Thursday, October 18, 2012
Earlier this week, Dave Owen authored a thought-provoking post on this blog suggesting that recent activity surrounding the Takings Clause at the U.S. Supreme Court may reflect the Justices’ discomfort with categorical rules. I thought I might add a slightly different and, sadly, far less optimistic perspective.
Professor Owen's post honed in on one of the more significant tensions in takings jurisprudence: “the desire for clear, readily applicable rules, which theoretically will supply greater predictability and consistency, and more ad-hoc standards, which theoretically will better promote individualized justice.” He noted the traditional perception that “the anti-regulatory agenda and the clarity agenda” often are aligned, yet suggests that the Supreme Court’s recent steps into the takings morass might not necessarily fit within that perception.
The Roberts Court has decided one takings case (Stop the Beach Renourishment v. Florida Department of Environmental Protection) and two others are pending this term (Arkansas Game & Fish Commission v. United States and Koontz v. St. Johns River Watershed Management District). It is at least arguable that an anti-regulatory sentiment and categorical rules figure prominently in all three.
It is true that Justice Scalia’s plurality opinion in Stop the Beach rejected a categorical rule against the theory of “judicial takings;” however, in lieu thereof, the judicial takings test set forth in that opinion—that a judicial decision declaring that an “established” property right “no longer exists” implicates takings protections—could itself be considered a categorical rule. Justice Scalia’s test could be interpreted to extend the reach of judicial takings to include every judicial change to any previously declared property principle. The per se quality of the plurality’s standard in Stop the Beach—in the words of Justice Scalia, its “definiteness”—is reminiscent of the Court’s prior holdings that regulations that result in physical invasions or total economic wipeouts categorically amount to takings. Indeed, it is the bright-line nature of the Stop the Beach plurality’s test that has led several takings scholars to predict that Justice Scalia will have grave difficulty in garnering a fifth vote for his vision of a judicial takings doctrine in the future.
In an interesting side note, as reported here, Justice Stevens recently explained his recusal in Stop the Beach in a speech at Chicago-Kent College of Law. Though he stepped aside given that his wife owned waterfront property in Florida, Justice Stevens suggested that, had he participated in the case, he first would have “tried to persuade [his] colleagues to dismiss the case as having been improvidently granted review, because there was no justification for using it as a vehicle for discussing the subject of judicial takings.” He went on to say that he would have refused to join Justice Scalia’s “advisory opinion” because: (1) if any taking occurred, it was not committed by a court; (2) federal review of state court decisions altering existing rules is grounded in the Due Process Clause, not the Takings Clause; and (3) he was “sure Justice Brandeis would not have joined" Justice Scalia’s opinion.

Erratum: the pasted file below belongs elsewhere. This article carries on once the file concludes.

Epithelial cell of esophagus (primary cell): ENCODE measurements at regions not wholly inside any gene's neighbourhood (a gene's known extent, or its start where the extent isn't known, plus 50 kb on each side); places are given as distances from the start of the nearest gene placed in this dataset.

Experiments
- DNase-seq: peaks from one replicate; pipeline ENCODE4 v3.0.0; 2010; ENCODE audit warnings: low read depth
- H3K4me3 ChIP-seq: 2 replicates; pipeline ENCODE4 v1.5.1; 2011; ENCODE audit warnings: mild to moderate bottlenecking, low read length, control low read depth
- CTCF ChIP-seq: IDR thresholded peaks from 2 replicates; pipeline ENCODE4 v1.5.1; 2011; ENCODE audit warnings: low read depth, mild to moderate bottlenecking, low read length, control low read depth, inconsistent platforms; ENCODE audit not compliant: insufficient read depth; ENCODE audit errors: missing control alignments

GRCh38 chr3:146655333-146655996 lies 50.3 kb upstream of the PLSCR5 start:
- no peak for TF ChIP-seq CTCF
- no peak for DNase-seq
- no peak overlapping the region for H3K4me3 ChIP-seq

With respect to Arkansas Game & Fish Commission, there arguably is precedent suggesting the categorical imperative that temporary flooding resulting from the government’s operation of a dam cannot serve as the basis for a takings claim. Yet the claimants advocate for a different categorical rule, one suggesting that temporary permanent invasions of land amount to per se takings. When the cert petition was granted, Richard Frank (U.C. Davis) predicted on the Legal Planet blog that “the Court will likely wind up ruling in favor of Arkansas and against the federal government, finding that even non-permanent physical invasions of property are compensable under the Fifth Amendment.” And as I noted here, commentators on both sides of the takings divide echoed this position after the oral argument earlier this month (though I, admittedly, was not as convinced that the federal government got the short end of the stick at oral argument).
As for Koontz, the Court is slated to review two issues. On the first, a considerable majority of the many state and lower federal courts that have addressed whether monetary exactions are subject to the strictures of the Nollan and Dolan tests have answered in the negative. If this is considered a categorical rule, its converse—that monetary exactions are subject to Nollan and Dolan—would seem to be, as well.
In those jurisdictions where monetary exactions are not subjected to Nollan and Dolan scrutiny, those exactions are regularly subjected to the ad hoc analysis set forth in Penn Central. But the second issue in Koontz is different in this regard: the Florida Supreme Court arguably held that exactions that are proposed but later refused or withdrawn can never be challenged as takings under any test. The U.S. Supreme Court’s abandoning this categorical rule seemingly would depart from the traditional perception that Professor Owen so readily identified, in the sense that eschewing the categorical rule would promote the anti-regulatory agenda at the expense of clarity.